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Decision of the European Ombudsman closing the inquiry into complaint 332/2013/AN against the European Commission

The background to the complaint

1. The complainant, a Spanish NGO active in the environmental field, submitted an infringement complaint to the Commission in January 2009.

2. The complainant challenged the Spanish authorities' signature of voluntary agreements with the chlor-alkali sector in 2006-2007 and the permits granted to eight chlor-alkali plants allowing the use of mercury cells in the chlor-alkali production process. The complainant considered this to be in breach of Directive 1/2008[1] (the 'IPPC Directive'), the aim of which is to prevent mercury emissions and which requires Member States to take appropriate preventive measures against pollution.

3. The Commission acknowledged receipt of the complaint on 28 April 2009. It informed the complainant that its services were assessing the facts in order to ascertain whether they demonstrated any breach of EU law.

4. On 31 May 2010, the complainant contacted the Commission regarding the state of its infringement complaint. The Commission did not reply. On 27 September 2010, the complainant sent a reminder and highlighted that the Commission's lack of action was not in line with its 2002 Communication on relations with complainants[2].

5. On 8 October 2010, the Commission acknowledged receipt of the complainant's correspondence of 27 September 2010, which was registered as an infringement complaint under the reference CHAP(2010)03067. The Commission apologised to the complainant for the delay in handling its infringement complaint, which was due to a restructuring of the service in charge and a reassignment of the case. The Commission stated that it intended to open an investigation into the infringement complaint and inform the complainant about that investigation in good time.

6. The Commission opened the EU Pilot investigation into the complaint in November 2010. In early 2011 the complainant exchanged correspondence with the Commission and met with its services.

7. On 8 July 2011, the Commission informed the complainant that it had ended the assessment of the EU Pilot concerning the infringement complaint. It mentioned the steps it had taken in relation to the infringement complaint and explained in detail the Spanish authorities' replies and the data they had provided. The Commission stated that, on the basis of the information it had gathered, it could not identify any infringement of EU law. It therefore intended to close the infringement procedure and invited the complainant's observations before doing so.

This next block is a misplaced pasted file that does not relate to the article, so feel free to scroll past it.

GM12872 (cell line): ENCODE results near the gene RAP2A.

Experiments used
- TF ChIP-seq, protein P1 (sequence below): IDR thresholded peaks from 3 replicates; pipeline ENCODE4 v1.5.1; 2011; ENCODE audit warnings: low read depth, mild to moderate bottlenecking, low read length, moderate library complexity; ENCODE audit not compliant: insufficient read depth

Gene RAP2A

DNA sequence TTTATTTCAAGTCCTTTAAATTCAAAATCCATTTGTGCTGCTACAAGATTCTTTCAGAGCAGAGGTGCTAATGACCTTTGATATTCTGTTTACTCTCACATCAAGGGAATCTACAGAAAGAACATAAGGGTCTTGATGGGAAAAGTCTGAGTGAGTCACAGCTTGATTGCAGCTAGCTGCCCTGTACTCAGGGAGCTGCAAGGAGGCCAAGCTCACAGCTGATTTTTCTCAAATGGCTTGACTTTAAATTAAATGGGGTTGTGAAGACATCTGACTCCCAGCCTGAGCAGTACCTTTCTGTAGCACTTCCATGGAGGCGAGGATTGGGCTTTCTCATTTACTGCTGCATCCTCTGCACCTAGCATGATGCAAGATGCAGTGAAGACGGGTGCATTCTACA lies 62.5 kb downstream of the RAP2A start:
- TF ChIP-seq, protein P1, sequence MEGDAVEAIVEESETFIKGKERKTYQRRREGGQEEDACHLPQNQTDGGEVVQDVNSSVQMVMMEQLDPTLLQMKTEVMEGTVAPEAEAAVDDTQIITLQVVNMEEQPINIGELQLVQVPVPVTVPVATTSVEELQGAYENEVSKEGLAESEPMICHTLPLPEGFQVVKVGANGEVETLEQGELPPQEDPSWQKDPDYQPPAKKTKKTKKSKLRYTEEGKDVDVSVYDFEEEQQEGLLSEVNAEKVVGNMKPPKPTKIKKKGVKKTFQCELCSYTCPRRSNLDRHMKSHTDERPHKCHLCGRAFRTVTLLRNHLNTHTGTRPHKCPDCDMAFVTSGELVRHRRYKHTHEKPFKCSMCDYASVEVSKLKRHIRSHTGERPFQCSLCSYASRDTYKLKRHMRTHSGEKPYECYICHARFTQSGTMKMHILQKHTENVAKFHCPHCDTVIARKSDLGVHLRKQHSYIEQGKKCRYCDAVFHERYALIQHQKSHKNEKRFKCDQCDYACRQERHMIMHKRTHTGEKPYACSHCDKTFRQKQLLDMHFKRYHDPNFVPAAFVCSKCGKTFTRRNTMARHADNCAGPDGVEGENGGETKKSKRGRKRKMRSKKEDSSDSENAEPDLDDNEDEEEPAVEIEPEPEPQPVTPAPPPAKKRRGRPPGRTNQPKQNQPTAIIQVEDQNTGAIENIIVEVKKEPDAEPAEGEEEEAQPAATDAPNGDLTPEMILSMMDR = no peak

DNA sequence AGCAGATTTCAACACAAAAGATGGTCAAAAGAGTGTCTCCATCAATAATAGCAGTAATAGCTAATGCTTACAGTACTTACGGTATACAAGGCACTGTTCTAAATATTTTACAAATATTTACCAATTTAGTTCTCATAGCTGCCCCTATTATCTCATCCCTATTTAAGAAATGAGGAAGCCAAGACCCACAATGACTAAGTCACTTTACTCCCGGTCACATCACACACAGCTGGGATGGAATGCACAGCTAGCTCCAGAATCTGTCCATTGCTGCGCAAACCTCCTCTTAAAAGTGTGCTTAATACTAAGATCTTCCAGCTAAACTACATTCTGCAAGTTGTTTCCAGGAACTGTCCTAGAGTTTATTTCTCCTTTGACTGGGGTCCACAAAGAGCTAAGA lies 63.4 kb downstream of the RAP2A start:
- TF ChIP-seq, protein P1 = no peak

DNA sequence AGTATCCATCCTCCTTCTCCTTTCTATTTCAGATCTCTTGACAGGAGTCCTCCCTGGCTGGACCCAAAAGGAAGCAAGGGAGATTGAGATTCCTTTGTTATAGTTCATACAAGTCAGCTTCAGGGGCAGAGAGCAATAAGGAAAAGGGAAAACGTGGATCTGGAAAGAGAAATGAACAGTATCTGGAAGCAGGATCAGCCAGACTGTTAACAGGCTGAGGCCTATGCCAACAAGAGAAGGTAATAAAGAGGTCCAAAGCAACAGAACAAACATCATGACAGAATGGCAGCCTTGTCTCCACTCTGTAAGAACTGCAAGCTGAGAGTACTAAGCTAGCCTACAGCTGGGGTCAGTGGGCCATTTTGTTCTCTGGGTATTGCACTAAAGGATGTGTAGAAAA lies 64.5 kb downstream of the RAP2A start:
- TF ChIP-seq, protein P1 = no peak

8. The complainant submitted its observations on 8 August 2011. It reiterated its position that Spain was not acting in compliance with EU law. The complainant made a detailed analysis of the applicable EU provisions and the way in which Spain had infringed them.

9. On 20 October 2011, the complainant submitted additional information to the Commission in support of its position.

10. On 27 October 2011, the Commission acknowledged receipt of the new material and informed the complainant that, due to the complexity of the case, it would not be in a position to take a decision on it before the end of 2011.

11. On 25 January 2012, the complainant submitted new information to the Commission.

12. On 5 March 2012, the complainant contacted the Commission regarding the state of its complaint. It complained about the length of time taken to deal with the case.

13. Dissatisfied with the Commission's inaction, the complainant turned to the European Ombudsman in February 2013.

The subject matter of the inquiry

14. The Ombudsman's inquiry referred to the following allegation and claim.

Allegation:

The Commission has failed properly to deal with infringement complaint CHAP(2010)03067.

Claim:

The Commission should: (i) explain the reasons for its delay in handling infringement complaint CHAP(2010)03067; and (ii) make a reasoned decision on it as soon as possible, informing the complainant accordingly.